Black Girls Code recently launched a series entitled, #FutureTechBoss where they are highlighting some extremely inspirational young girls in the field. According to a recent post, the purpose of the campaign is to serve as motivation and empowerment for the future generation of tech girls and show the world that black girls code and do so much more.
Recently, the organization highlighted Charmienne Butterfield, a 15-year-old high school student who has been coding since she was 7 years old, who is an aspiring NASA astrophysicist.
“I’ve been with Black Girls Code since I was 8, I’m now 15,” said Butterfield. “What I absolutely love about the organization is that it lets me know that I am not alone in my love for tech, or in my goals to one day work in the tech industry. It not only brings like-minded girls together, but also introduces us to women and men of color in the tech industry, who we can look up to, and know that there are others out there who also want to see that we succeed.”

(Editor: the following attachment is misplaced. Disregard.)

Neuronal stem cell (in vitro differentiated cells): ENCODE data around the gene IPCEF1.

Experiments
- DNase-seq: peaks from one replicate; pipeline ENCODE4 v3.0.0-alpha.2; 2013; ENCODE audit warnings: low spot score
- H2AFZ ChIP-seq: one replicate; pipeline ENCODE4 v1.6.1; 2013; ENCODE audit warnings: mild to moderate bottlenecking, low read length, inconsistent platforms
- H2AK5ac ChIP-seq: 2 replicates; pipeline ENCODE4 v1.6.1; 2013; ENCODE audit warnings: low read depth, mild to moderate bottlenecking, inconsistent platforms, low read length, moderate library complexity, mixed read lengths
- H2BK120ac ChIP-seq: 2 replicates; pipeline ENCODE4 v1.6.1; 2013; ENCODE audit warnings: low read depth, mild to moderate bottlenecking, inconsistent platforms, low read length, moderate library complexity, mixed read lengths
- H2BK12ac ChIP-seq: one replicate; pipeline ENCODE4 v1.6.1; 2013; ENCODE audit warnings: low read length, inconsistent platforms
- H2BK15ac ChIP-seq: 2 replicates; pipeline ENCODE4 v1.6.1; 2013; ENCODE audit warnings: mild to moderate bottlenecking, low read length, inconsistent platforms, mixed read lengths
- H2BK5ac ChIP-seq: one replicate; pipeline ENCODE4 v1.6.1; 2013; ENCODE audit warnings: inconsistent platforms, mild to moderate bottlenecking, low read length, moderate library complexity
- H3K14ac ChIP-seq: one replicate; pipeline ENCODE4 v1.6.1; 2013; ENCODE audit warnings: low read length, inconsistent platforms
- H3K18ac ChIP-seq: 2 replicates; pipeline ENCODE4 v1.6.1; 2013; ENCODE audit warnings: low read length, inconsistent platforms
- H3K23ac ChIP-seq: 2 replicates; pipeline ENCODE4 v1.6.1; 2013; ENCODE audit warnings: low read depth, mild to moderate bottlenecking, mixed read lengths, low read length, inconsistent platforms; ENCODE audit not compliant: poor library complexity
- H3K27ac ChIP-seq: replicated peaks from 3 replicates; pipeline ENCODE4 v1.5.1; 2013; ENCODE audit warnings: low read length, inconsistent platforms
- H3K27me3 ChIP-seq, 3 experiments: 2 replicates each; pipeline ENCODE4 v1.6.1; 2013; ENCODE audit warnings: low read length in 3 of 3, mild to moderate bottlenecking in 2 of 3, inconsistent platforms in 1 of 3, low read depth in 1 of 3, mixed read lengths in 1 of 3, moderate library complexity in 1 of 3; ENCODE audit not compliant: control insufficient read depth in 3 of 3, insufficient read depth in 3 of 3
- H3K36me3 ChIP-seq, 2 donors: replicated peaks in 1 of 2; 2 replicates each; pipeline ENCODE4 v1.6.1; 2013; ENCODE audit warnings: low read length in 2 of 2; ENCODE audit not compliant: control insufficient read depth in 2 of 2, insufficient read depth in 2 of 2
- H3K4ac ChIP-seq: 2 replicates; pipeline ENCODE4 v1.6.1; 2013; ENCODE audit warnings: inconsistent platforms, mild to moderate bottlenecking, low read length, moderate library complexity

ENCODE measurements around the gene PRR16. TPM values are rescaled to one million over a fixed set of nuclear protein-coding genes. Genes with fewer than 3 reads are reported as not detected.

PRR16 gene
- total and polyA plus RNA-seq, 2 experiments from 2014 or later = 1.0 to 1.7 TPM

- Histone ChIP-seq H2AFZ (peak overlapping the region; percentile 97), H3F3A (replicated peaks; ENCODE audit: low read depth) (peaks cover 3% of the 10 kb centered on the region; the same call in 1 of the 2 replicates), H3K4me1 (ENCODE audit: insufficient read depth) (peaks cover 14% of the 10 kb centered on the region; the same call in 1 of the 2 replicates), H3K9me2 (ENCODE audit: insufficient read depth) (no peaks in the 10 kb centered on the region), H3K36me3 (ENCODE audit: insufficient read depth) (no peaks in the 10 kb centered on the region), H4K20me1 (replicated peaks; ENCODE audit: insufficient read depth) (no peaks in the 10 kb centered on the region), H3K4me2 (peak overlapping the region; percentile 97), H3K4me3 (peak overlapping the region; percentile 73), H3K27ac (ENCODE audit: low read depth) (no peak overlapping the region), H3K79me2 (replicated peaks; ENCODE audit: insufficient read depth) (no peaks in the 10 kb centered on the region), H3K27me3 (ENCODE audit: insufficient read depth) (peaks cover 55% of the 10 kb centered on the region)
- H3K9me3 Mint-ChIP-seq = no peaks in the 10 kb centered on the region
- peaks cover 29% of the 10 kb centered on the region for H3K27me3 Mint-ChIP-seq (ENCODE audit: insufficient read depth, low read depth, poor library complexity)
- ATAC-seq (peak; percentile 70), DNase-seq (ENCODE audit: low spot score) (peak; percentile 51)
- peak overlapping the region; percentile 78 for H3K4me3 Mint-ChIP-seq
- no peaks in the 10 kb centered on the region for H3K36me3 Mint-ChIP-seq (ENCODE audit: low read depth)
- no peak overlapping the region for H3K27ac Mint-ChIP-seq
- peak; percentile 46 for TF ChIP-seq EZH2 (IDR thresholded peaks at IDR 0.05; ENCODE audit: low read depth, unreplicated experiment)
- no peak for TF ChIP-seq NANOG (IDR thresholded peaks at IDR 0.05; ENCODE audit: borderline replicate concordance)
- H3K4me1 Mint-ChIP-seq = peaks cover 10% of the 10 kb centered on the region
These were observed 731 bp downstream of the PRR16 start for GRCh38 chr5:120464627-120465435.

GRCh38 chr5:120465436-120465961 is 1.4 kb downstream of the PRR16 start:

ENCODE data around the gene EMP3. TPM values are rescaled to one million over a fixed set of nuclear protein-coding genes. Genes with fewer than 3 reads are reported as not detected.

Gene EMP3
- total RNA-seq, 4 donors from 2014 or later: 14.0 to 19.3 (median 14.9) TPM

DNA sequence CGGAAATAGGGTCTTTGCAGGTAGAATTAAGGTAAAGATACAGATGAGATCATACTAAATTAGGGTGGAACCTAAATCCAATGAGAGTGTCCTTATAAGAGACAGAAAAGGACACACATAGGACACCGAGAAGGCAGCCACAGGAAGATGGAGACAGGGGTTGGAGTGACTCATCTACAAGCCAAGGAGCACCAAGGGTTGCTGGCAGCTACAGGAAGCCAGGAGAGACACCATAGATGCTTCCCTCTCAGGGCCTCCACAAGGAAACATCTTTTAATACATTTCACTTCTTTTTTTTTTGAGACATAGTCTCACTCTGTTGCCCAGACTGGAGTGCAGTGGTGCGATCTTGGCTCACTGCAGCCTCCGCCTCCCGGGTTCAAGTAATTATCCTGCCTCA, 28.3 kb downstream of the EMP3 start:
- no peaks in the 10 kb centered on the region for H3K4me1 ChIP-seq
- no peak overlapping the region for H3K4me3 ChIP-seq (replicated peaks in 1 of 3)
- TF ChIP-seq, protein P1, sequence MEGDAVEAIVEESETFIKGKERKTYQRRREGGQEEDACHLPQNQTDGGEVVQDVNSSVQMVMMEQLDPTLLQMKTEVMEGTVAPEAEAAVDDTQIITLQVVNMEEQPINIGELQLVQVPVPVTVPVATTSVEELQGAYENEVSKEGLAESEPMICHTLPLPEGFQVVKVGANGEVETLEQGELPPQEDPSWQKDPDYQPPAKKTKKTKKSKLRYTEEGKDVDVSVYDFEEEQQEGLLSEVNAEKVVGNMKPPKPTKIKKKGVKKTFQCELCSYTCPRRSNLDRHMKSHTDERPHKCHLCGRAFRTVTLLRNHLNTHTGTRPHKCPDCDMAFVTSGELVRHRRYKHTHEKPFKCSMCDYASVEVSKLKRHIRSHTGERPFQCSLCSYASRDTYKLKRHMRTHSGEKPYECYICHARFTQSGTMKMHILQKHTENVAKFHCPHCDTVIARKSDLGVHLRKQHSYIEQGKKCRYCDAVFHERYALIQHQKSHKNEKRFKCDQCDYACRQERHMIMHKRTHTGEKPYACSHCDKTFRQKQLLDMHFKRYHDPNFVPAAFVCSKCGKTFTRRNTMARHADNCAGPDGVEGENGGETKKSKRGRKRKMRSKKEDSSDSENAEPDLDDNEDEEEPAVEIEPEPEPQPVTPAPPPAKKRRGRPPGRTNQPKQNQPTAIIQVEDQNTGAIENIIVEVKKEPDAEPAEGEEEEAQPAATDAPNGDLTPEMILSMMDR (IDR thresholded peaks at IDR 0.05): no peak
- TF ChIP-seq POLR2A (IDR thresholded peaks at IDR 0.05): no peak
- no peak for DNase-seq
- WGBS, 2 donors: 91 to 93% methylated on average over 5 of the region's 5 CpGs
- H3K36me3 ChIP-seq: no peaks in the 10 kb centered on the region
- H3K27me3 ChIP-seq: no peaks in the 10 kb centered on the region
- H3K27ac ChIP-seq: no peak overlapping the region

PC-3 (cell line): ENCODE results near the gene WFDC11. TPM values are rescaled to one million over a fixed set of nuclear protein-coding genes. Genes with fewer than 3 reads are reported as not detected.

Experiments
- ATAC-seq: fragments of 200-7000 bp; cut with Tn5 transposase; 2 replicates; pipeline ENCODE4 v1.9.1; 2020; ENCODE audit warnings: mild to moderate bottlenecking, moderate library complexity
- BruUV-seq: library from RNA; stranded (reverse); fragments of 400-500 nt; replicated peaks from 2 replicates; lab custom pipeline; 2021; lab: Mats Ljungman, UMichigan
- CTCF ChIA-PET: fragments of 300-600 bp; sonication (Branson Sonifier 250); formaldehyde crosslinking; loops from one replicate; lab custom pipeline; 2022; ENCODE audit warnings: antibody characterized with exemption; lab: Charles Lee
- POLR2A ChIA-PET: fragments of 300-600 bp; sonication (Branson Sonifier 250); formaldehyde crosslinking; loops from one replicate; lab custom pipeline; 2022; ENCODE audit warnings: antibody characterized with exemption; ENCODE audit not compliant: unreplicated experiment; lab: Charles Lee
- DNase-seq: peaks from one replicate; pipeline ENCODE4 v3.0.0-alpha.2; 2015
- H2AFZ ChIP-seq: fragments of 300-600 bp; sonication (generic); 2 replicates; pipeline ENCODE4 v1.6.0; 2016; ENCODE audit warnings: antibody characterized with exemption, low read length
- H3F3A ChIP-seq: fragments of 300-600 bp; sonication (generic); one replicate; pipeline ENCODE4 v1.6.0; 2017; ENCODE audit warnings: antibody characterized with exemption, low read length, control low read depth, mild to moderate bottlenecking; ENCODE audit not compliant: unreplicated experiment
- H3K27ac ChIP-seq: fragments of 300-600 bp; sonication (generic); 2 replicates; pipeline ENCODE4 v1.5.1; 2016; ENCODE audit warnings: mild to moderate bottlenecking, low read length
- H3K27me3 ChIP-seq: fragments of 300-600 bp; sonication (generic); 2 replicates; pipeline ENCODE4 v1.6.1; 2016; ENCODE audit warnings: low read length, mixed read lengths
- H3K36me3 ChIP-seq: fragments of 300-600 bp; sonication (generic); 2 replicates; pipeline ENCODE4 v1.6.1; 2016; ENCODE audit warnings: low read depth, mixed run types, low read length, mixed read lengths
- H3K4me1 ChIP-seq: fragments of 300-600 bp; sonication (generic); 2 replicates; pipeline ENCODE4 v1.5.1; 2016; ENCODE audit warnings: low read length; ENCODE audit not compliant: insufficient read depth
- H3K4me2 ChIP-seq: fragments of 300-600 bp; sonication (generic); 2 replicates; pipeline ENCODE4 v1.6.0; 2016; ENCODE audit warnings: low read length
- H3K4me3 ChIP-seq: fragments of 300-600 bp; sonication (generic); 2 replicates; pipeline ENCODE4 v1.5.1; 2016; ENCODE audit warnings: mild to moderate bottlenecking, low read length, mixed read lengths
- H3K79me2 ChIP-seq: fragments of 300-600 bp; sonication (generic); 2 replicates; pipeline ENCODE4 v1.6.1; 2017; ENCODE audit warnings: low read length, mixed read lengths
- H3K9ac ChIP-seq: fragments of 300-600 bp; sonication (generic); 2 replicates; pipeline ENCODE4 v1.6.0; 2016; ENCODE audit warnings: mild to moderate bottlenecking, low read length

Butterfield’s dream job is to become an astrophysicist at NASA. “I’d love to study the physics of the cosmos and write computer programs that would further our knowledge about what really is out there beyond what we currently know,” she continued.
Two of her biggest STEM role models are her brothers. Her oldest brother just graduated from UC Santa Cruz and is working at the data company Looker. Her other brother currently is a senior at UC Berkeley. He went into university wanting to major in computer science but, decided he wanted to be more than just a computer engineer. He wanted to bring his knowledge and skills into the fight against poverty, social injustice, environmental causes, and educational causes. “He has helped me to see that even if you are in the tech industry, that you need to see and to care more about the world around you, not just the world in front of you on a computer screen,” stated Butterfield.
Black Girls Code, founded by Kimberly Bryant is a not-for-profit organization that focuses on providing technology education for African American girls.
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